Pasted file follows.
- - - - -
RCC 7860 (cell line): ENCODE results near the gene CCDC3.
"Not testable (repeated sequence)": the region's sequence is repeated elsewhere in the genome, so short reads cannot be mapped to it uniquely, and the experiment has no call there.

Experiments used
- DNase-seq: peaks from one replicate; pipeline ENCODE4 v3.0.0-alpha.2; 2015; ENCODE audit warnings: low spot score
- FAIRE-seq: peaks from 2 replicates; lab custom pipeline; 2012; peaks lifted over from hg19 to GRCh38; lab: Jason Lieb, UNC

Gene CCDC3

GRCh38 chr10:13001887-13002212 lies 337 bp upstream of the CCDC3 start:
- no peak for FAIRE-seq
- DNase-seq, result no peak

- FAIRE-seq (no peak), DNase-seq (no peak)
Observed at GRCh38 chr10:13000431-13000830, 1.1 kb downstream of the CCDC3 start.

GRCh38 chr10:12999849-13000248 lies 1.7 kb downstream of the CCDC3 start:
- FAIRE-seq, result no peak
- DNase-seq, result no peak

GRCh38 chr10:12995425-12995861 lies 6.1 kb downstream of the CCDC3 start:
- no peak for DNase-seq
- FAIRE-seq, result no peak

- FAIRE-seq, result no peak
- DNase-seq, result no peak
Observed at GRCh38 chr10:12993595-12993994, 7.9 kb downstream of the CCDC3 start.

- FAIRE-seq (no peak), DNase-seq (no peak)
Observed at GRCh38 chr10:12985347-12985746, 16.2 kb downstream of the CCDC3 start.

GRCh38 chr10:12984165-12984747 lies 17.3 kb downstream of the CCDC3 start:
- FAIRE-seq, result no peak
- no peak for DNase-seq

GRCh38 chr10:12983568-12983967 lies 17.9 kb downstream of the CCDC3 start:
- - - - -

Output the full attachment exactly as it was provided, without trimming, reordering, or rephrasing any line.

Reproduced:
RCC 7860 (cell line): ENCODE results near the gene CCDC3.
"Not testable (repeated sequence)": the region's sequence is repeated elsewhere in the genome, so short reads cannot be mapped to it uniquely, and the experiment has no call there.

Experiments used
- DNase-seq: peaks from one replicate; pipeline ENCODE4 v3.0.0-alpha.2; 2015; ENCODE audit warnings: low spot score
- FAIRE-seq: peaks from 2 replicates; lab custom pipeline; 2012; peaks lifted over from hg19 to GRCh38; lab: Jason Lieb, UNC

Gene CCDC3

GRCh38 chr10:13001887-13002212 lies 337 bp upstream of the CCDC3 start:
- no peak for FAIRE-seq
- DNase-seq, result no peak

- FAIRE-seq (no peak), DNase-seq (no peak)
Observed at GRCh38 chr10:13000431-13000830, 1.1 kb downstream of the CCDC3 start.

GRCh38 chr10:12999849-13000248 lies 1.7 kb downstream of the CCDC3 start:
- FAIRE-seq, result no peak
- DNase-seq, result no peak

GRCh38 chr10:12995425-12995861 lies 6.1 kb downstream of the CCDC3 start:
- no peak for DNase-seq
- FAIRE-seq, result no peak

- FAIRE-seq, result no peak
- DNase-seq, result no peak
Observed at GRCh38 chr10:12993595-12993994, 7.9 kb downstream of the CCDC3 start.

- FAIRE-seq (no peak), DNase-seq (no peak)
Observed at GRCh38 chr10:12985347-12985746, 16.2 kb downstream of the CCDC3 start.

GRCh38 chr10:12984165-12984747 lies 17.3 kb downstream of the CCDC3 start:
- FAIRE-seq, result no peak
- no peak for DNase-seq

GRCh38 chr10:12983568-12983967 lies 17.9 kb downstream of the CCDC3 start: